Column: Why we should continue removing Confederate symbols


A statue of Confederate President Jefferson Davis is moved from its location in front of the school’s main tower the University of Texas campus, Sunday, Aug. 30, 2015, in Austin, Texas. The Davis statue, which has been targeted by vandals and had come under increasing criticism, will be moved and placed in the school’s Dolph Briscoe Center for American History as part of an educational display. (Eric Gay/AP)

The University of Texas removed a statue of Confederate President Jefferson Davis from its pedestal on their campus’ Main Mall on Sunday. Confederate symbols started being taken down more noticeably after the murder of nine black members of the Emanuel African Methodist Episcopal Church in South Carolina this summer, but local leaders should continue the push to remove these symbols from the public sphere.

The University of Texas student government passed a resolution to remove the statue, but the Sons of Confederate Veterans group opposed the resolution.

Gregory L. Fenves, the university president, wrote to faculty and staff: “While every historical figure leaves a mixed legacy, I believe Jefferson Davis is in a separate category, and that it is not in the university’s best interest to continue commemorating him on our Main Mall.”

Fenves statement, while lukewarm, captures the necessity to remove Confederate symbols from commemorative pedestals and parks on state and public grounds. While every individual holds their own opinions about America’s history, Southern heritage and its figures, it is time to draw the line at the Confederacy. 

About one hundred and fifty years between the end of the civil war and today have long allowed for the origins of the Confederacy to be assimilated to early American Southern heritage. Regardless, Davis and the Confederate must be seen as pro-slavery monuments in need of removal or placement in an American history museum. 

In case there were any doubts of the Confederacy’s slavery-centered origins, it was Jefferson Davis himself who, as president of the Confederacy, argued, “African slavery, as it exists in the United States, is a moral, a social, and a political blessing.” Such statements are everything but acceptable and the statues of Davis and other confederate leaders should be considered public homages to the principles that protected slavery in America.

According to Twitter posts from Ralph Haurwitz, a reporter covering higher education for the Austin American-Statesman, crowds chanted as the statues were removed and one woman held a sign reading, “No slave owner is a hero – take them all down!”

The removal of Jefferson Davis’ statue and subsequent placement in the Briscoe Center for American history on the University of Texas’ campus is a step in the right direction, but the removal of confederate symbols must be thorough and constant. Local leaders and government should be unwavering on this issue when it comes to the public sphere. Currently, Black Americans throughout the south raise their families in towns and streets honorably named after Confederate generals and heroes.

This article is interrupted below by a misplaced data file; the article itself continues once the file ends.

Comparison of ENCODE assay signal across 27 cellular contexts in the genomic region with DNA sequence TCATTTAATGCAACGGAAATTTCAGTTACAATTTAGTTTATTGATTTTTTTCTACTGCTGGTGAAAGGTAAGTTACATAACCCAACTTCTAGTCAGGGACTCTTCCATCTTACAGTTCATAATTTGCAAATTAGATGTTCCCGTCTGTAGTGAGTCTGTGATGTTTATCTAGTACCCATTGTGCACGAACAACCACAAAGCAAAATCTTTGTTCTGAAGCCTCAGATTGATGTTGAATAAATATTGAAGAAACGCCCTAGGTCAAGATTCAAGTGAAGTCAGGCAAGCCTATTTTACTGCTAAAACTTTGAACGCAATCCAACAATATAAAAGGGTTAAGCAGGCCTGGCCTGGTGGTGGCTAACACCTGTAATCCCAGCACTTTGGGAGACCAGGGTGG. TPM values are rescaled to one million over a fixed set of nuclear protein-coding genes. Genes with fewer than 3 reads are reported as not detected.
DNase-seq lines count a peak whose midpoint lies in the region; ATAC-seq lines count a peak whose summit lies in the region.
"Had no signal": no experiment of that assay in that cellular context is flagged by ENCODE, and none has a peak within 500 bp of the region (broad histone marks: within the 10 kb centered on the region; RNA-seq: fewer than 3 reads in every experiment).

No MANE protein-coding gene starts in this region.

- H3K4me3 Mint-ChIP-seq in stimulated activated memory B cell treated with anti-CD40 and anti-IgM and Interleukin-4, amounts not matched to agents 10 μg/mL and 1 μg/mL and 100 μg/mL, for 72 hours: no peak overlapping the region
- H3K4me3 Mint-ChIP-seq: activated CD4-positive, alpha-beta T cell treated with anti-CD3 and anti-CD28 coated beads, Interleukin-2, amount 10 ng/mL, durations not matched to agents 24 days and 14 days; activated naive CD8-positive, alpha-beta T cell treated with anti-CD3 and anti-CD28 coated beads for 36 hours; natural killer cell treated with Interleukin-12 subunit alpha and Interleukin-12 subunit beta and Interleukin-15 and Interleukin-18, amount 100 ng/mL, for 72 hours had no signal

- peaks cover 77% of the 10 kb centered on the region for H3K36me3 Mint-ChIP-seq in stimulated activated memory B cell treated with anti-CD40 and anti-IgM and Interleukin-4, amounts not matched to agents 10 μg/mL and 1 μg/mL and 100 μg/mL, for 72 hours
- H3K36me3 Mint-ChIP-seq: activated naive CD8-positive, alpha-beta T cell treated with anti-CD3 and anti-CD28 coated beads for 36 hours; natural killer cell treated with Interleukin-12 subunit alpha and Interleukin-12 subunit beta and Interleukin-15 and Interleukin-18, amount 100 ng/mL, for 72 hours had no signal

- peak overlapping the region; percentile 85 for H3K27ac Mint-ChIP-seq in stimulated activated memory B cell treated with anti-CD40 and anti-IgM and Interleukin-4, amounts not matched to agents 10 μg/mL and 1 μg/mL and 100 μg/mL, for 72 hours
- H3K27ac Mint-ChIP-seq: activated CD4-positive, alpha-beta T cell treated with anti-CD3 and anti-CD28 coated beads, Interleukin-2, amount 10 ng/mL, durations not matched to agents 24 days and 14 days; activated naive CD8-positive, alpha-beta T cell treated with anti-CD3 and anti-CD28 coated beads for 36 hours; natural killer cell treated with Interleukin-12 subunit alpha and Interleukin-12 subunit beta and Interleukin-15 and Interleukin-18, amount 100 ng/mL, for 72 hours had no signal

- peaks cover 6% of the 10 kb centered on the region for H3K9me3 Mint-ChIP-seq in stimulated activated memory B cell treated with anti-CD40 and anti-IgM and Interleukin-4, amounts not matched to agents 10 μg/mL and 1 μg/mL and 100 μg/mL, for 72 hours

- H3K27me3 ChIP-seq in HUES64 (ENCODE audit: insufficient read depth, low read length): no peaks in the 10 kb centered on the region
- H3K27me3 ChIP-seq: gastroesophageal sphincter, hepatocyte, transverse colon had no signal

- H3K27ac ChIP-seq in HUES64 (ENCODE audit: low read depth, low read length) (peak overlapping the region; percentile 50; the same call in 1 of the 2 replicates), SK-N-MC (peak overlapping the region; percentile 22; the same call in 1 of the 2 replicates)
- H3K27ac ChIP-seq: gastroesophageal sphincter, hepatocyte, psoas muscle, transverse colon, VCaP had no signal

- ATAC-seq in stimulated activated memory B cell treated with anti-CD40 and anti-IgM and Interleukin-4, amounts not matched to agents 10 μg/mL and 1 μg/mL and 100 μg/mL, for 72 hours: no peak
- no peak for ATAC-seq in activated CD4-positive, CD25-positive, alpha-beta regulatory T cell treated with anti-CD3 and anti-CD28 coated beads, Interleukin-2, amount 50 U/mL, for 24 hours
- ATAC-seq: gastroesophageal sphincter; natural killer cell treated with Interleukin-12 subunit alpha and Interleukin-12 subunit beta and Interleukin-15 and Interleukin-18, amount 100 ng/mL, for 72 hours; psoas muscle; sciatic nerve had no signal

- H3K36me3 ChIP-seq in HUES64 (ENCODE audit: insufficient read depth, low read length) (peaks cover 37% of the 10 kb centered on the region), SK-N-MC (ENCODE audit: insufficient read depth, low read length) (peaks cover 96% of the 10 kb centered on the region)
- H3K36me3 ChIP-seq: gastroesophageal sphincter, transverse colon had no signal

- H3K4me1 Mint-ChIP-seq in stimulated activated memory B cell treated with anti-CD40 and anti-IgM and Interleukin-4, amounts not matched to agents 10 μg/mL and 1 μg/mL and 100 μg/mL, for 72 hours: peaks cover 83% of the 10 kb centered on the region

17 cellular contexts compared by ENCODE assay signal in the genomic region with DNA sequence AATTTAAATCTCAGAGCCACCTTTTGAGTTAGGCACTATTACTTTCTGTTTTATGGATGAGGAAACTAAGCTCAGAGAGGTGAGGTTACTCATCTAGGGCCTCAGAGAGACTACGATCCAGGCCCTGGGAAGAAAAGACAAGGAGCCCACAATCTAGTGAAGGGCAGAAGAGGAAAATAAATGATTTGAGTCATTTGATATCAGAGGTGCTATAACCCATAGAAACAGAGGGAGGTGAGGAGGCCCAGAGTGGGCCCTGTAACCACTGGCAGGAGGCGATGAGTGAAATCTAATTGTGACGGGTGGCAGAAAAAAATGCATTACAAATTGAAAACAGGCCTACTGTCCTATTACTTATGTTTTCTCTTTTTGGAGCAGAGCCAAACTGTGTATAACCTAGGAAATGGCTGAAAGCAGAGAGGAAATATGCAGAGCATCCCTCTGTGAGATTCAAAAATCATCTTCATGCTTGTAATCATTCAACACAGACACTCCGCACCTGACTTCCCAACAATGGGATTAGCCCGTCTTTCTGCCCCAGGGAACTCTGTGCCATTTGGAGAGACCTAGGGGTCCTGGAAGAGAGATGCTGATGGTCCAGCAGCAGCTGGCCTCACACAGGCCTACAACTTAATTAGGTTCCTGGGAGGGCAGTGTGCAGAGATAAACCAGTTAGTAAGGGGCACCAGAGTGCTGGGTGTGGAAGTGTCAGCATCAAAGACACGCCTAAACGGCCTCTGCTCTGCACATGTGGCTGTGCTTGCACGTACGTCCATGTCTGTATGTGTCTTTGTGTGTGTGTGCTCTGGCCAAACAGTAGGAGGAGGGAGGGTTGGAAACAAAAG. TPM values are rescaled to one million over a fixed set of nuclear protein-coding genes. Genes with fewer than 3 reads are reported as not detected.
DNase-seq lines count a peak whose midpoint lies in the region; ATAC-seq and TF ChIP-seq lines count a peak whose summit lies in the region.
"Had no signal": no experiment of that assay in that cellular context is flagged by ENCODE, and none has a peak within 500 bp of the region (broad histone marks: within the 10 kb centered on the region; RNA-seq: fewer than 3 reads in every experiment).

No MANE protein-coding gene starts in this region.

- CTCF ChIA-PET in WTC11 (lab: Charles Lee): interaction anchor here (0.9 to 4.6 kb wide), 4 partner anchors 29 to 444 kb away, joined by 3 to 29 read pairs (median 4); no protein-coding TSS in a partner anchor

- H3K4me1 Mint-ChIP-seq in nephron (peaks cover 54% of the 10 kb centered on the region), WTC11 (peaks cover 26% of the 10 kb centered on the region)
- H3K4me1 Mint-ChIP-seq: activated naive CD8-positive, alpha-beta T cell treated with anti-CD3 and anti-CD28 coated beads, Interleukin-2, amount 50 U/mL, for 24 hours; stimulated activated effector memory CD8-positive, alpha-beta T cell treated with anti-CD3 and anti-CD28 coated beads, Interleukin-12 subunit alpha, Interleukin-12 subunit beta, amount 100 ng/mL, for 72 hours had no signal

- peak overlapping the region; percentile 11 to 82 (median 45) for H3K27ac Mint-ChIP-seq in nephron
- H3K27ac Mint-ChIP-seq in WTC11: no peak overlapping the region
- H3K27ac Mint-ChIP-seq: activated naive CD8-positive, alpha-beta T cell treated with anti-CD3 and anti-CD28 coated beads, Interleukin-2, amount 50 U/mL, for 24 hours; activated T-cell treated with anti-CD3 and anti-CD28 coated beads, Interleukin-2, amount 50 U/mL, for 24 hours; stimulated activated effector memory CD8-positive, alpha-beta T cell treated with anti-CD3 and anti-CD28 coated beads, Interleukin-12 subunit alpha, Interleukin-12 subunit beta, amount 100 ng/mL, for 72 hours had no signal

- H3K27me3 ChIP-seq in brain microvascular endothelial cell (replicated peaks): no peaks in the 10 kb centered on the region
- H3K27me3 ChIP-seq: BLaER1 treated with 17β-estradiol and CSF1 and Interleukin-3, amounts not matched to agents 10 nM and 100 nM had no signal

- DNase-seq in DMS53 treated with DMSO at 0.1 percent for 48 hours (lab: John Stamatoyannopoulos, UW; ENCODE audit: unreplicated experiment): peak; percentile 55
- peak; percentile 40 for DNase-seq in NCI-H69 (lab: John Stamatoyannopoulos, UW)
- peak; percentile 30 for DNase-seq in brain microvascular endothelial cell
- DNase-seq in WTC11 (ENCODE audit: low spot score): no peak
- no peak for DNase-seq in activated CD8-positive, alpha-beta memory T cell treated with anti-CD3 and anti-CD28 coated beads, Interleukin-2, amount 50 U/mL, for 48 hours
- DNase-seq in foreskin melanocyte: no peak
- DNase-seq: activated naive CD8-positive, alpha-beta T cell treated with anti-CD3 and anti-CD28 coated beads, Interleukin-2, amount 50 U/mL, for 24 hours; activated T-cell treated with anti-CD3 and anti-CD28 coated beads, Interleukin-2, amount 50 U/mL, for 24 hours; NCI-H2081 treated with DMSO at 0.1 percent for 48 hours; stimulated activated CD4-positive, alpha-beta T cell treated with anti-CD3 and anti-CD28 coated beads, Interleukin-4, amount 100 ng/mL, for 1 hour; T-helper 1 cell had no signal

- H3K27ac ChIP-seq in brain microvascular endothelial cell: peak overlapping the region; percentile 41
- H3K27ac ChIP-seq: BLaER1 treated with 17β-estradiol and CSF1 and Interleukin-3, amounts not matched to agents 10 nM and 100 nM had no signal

Growing up near streets and parks that commemorate the actions of Confederate Rebels forces the sentiments of America’s racially violent past, no matter how inconspicuously, into mainstream American culture and views on race. The advocacy for Confederate symbols to remain on display is a perfect example of this – why does a proud Southerner with a strong connection to heritage feel the need to protect, as an almost necessary component, pro-slavery Confederate statues and flags?

Americans in the South should be commemorating famous and celebrated elements of their heritage such as the regional cuisine and soul food, sports teams, literature of the Southern Renaissance and the creation of modern soul, jazz, gospel, bluegrass, folk and blues music – not racial violence and slavery.

There is still so much work to be done. Even at the University of Texas, statues of the Confederate generals Robert E. Lee and Albert Sidney Johnston, as well as John H. Reagan, one of the Confederate postmasters general, will remain in place on campus, according to a statement by the university.

The only way to truly honor victims and protect American communities from the oft unrecognized effects of racially divisive symbols and monuments is, simply, to take them down. 

The murder of black churchgoers by a white supremacist and subsequent media coverage this past summer put the nature of Confederate symbols back into the national dialogue, but now is still the time to continue with the removal of symbols. Local leaders must keep breaking down and moving into museums the Confederate symbols and structures that perpetuate and commemorate America’s racially violent past as an object of its present.

Bennett Cognato is a contributor to The Daily Campus opinion section. He can be reached via email at

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